Video games linked to violent behavior

Video games linked to violent behavior

With the recent surge in youth violence across the country, there has been no shortage of new reports and research trying to determine what’s sparking these outbursts of rage.

Some studies point to peer pressure, lax gun control laws, action movies or perhaps a broken school system. Now, new research from Iowa State University suggests violent video games should be added to the list of possible causes.

As part of the study, published in the April 2013 issue of the journal Youth Violence and Juvenile Justice, researchers looked at video game usage for 227 juvenile offenders who had engaged in crimes like gang fights, physical violence against their parents and assault on others within the previous year.

They found that those teens who frequently played violent video games were more likely to engage in violent, aggressive behavior.

Researchers say even after considering other well-known factors that when they took into account other factors that contribute to youth violence, they still found a strong, direct link between violent video games and violent behavior.

“When critics say, ‘Well, it’s probably not video games, it’s probably how antisocial they are,’ we can address that directly because we controlled for a lot of things that we know matter,” said Matt DeLisi, a professor of sociology at Iowa State University and lead author of the study, in a statement.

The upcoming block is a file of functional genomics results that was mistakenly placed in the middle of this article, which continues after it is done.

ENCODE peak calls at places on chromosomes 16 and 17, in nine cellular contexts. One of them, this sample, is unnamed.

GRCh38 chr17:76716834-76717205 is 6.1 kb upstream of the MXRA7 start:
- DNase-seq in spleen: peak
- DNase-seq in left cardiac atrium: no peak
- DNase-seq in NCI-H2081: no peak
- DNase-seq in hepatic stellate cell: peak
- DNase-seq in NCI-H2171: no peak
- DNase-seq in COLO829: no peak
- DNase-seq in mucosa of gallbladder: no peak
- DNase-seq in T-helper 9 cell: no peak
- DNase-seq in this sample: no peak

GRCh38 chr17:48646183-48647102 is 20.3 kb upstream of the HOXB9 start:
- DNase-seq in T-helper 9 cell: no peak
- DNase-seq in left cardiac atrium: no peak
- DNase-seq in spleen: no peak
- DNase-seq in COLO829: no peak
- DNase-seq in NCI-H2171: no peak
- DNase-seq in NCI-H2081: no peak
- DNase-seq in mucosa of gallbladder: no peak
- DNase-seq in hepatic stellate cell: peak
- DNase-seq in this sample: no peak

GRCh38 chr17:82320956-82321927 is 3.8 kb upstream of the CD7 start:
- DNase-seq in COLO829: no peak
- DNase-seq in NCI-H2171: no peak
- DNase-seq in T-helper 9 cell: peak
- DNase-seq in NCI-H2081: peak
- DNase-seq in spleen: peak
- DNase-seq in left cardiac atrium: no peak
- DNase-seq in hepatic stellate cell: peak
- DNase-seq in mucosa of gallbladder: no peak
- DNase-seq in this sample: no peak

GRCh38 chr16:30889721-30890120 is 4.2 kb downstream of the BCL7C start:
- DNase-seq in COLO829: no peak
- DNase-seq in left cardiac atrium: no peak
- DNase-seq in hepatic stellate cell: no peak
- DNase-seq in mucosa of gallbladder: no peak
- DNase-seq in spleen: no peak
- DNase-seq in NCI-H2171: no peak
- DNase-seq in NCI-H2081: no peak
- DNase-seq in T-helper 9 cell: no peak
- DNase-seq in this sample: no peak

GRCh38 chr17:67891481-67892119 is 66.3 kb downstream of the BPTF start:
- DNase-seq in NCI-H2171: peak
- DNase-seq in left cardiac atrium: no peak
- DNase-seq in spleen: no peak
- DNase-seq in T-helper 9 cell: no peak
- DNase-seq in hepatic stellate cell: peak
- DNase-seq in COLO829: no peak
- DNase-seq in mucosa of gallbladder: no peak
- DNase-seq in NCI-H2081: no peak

“Even if you account for the child’s sex, age, race, the age they were first referred to juvenile court — which is a very powerful effect — and a bunch of other media effects, like screen time and exposure. Even with all of that, the video game measure still mattered,” DeLisi added.

So does this mean parents should throw out all of their children’s violent video games?

That depends on your child, the researchers say. Playing violent games may not cause aggressive, criminal behavior, but allowing young people to get too attached to them is a risk factor.

“I think parents need to be truthful and honest about who their children are in terms of their psychiatric functioning,” DeLisi says. “If you have a kid who is antisocial, who is a little bit vulnerable to influence, giving them something that allows them to escape into themselves for a long period of time isn’t a healthy thing.”

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health enews Staff
health enews Staff

health enews staff is a group of experienced writers from our Advocate Aurora Health sites, which also includes freelance or intern writers.